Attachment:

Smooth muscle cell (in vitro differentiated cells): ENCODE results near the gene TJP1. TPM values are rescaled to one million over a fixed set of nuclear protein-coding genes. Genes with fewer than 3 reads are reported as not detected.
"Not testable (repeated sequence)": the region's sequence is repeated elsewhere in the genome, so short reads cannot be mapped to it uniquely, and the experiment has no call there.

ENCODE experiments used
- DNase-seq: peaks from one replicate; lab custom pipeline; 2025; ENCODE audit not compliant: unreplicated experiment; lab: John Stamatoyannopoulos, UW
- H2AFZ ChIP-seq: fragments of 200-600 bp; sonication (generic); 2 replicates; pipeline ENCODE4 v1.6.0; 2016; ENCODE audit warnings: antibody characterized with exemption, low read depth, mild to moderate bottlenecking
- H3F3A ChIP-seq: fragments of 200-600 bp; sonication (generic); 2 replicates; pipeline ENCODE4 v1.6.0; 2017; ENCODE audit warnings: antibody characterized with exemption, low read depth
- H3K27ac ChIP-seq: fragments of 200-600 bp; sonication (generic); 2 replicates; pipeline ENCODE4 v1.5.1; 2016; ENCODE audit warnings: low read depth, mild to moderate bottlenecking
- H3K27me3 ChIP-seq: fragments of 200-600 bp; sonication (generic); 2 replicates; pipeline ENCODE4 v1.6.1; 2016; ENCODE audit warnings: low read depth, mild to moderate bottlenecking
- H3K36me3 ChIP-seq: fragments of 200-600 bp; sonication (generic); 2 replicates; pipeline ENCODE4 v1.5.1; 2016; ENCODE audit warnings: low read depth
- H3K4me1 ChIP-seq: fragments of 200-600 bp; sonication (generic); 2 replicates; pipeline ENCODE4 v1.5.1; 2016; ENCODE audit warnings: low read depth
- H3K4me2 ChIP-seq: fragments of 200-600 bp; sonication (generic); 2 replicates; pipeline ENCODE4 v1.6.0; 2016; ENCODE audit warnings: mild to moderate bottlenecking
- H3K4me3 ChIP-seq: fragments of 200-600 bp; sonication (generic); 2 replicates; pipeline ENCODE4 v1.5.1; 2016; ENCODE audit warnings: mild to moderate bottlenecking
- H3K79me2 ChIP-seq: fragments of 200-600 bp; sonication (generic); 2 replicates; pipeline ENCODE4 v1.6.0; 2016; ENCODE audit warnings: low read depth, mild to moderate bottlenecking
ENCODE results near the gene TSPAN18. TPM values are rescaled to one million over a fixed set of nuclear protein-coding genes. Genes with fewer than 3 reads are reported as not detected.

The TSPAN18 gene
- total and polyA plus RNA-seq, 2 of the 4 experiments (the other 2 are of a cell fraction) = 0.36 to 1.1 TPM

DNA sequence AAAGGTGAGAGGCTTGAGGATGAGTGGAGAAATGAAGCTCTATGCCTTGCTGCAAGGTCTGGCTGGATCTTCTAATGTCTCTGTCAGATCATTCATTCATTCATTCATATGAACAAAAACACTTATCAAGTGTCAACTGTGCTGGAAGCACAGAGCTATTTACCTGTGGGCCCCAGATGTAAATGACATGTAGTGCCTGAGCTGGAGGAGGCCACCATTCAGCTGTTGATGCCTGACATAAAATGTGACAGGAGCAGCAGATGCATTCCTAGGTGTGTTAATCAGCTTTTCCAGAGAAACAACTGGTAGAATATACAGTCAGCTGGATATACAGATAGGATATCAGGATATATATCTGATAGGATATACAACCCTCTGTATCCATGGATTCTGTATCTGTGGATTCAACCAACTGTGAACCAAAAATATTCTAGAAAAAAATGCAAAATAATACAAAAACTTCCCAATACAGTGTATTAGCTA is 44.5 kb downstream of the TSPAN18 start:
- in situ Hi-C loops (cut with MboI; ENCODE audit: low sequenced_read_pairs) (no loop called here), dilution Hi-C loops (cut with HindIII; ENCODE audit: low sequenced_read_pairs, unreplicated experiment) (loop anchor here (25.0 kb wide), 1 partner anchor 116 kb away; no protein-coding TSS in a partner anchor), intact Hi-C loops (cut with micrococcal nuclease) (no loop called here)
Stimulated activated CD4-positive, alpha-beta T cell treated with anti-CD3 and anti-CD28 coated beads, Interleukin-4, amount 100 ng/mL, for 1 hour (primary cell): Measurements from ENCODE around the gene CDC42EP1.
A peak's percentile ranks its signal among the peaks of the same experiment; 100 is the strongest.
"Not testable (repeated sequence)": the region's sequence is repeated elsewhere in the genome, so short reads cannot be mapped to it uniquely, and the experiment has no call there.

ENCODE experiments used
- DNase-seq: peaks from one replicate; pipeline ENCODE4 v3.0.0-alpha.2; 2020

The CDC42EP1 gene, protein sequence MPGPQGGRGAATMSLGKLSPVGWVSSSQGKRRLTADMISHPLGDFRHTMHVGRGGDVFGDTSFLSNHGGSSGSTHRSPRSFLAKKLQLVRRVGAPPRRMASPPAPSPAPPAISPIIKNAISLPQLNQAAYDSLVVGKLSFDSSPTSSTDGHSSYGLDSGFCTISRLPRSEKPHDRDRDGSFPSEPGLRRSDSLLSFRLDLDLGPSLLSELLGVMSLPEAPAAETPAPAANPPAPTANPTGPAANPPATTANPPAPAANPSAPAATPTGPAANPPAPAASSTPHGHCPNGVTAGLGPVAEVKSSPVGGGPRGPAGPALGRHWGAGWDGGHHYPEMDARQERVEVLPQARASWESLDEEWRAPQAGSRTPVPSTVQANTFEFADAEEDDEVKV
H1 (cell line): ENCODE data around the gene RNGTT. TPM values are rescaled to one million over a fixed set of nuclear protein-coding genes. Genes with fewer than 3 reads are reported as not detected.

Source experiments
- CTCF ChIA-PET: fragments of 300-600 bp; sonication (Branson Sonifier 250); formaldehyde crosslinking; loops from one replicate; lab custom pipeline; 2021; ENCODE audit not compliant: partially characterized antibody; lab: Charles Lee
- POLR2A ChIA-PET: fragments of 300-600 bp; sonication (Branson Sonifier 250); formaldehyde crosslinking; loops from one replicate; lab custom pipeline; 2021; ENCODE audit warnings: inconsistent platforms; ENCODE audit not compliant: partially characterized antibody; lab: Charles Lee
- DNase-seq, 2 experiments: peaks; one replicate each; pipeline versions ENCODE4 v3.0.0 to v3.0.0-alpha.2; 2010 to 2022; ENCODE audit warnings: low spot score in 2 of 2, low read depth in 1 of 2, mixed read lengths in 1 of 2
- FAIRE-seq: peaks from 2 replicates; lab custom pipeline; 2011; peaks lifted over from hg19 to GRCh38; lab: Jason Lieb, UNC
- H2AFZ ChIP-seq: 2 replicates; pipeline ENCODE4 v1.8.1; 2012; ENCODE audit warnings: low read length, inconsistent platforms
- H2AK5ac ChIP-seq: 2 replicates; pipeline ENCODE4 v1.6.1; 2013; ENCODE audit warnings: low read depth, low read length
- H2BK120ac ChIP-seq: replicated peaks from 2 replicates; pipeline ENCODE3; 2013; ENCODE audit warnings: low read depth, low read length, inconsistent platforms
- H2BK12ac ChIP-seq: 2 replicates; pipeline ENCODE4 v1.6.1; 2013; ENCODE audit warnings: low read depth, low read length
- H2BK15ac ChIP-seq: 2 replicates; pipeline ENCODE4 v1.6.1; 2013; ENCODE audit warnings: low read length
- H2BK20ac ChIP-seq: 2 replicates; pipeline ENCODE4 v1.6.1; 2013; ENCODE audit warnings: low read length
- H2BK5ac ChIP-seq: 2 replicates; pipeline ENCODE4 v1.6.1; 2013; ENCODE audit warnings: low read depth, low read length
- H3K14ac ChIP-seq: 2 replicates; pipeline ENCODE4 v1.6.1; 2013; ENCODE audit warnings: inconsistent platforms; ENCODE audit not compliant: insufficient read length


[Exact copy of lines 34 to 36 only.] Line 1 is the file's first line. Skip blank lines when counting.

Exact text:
- H2BK12ac ChIP-seq: 2 replicates; pipeline ENCODE4 v1.6.1; 2013; ENCODE audit warnings: low read depth, low read length
- H2BK15ac ChIP-seq: 2 replicates; pipeline ENCODE4 v1.6.1; 2013; ENCODE audit warnings: low read length
- H2BK20ac ChIP-seq: 2 replicates; pipeline ENCODE4 v1.6.1; 2013; ENCODE audit warnings: low read length